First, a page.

There was once an old, wealthy man in town whose videoed trip down an icy block in his Mercedes became an internet sensation. It was a steep one-way street, and he mashed into every single parked car on the left until there was a gap, and then he swerved down the right side to nail every single one of those cars, and got lucky and spun into the bumper that sent him into the Sexy Cowgirl With The Lasso and rocketed around the middle target and set off the whistles and barreled into a lamppost or two and just missed Tilt and then--and then--he just caught the lucky flipper at the bottom of the street and shot right back up to the top to do it all again more thoroughly, and the phones of insurance agents all over town began lighting up and ringing simultaneously, ding-ding-ding, and that street, ladies and gentlemen, was on my mail route.

But last week it snowed voluptuously, and we went for a little walk in it. A little voluntary walk in the snow, whilst not delivering mail. A walk in which we observed people delivering mail, although we, ourselves, were not so doing. Then we filled up the bird feeders and rigged up a heater for the hummingbird nectar whilst continuing to not deliver mail, and we stepped into a brewpub toward evening and had ourselves a nice pint whilst at the very same time not delivering mail, and, my friends, it was a beautiful thing.

Saturday, January 14, 2017

One Way For The Little People To Get Ahead

The other day it occurred to me to wonder where Marie Antoinette was buried. "Here and there," I imagined.  So I looked it up. Turns out it was here and there. First here, then there.

Originally her various segments were gathered up and tossed into a mass grave, but a few decades later someone thought better of it and pulled her out of oblivion and buried her properly, with attribution. Then it occurred to me to wonder what got everyone so ticked off at her in the first place. You do not want to tick off the French people when they're in a mood. It isn't all cheese and goose liver over there.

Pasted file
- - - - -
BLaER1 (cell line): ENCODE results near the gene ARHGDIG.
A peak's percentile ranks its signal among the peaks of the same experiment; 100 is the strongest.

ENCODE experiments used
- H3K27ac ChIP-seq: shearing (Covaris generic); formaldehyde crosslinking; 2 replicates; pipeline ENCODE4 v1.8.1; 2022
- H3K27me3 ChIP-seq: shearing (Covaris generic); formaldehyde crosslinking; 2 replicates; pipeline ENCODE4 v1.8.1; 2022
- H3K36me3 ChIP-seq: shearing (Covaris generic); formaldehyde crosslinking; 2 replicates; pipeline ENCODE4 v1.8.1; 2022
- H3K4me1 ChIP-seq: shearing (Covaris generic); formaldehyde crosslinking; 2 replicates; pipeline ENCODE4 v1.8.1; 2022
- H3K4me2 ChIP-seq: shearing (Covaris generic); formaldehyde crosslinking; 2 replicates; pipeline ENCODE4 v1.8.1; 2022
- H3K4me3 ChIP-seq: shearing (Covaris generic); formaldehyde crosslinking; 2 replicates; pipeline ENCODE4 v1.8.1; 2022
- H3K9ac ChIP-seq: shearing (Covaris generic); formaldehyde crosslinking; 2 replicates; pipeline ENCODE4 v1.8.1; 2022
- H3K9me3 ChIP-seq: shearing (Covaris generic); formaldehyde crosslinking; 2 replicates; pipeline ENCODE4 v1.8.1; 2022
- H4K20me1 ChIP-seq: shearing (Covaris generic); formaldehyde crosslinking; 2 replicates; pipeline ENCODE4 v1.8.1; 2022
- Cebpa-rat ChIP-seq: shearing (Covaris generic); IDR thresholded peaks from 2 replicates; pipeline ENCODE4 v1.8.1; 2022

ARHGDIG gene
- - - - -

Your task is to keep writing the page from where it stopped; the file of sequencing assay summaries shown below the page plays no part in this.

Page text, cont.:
She was born into Austrian royalty, and, like all good celebrities, didn't bother with a last name. Back in those days entire countries tried to patch things up with each other by marrying off their fancy people, and Marie's parents had sixteen kids, which should have ensured peace throughout Europe. Marie was pencilled in for marriage to the French dauphin when she was eleven, and four years later she was married by proxy. Standing in for the groom was her brother the Archduke Ferdinand, who had to take time out from plotting how to live long enough to start World War I. The wedded couple met for the first time a few weeks later and then underwent what is referred to as a "ritual bedding," but it didn't take, and the marriage was not consummated for another seven years. Apparently it was just a matter of a lack of enthusiasm, and after the intervention of Marie's oldest brother, who made some suggestions and got the balls rolling, they began to produce a few children.

Marie was young and cute and popular with the people but gradually her reputation suffered. She was suspected of having a lover, one or two of whom would have been easy enough to conceal under one of the mile-wide skirts that were all the rage at the time; people will talk. But then when she ushered in a whole new fashion of narrower dress, she caught hell for that, too. When a woman starts to get up in the world and have ideas of her own, the world is going to try to bring her down.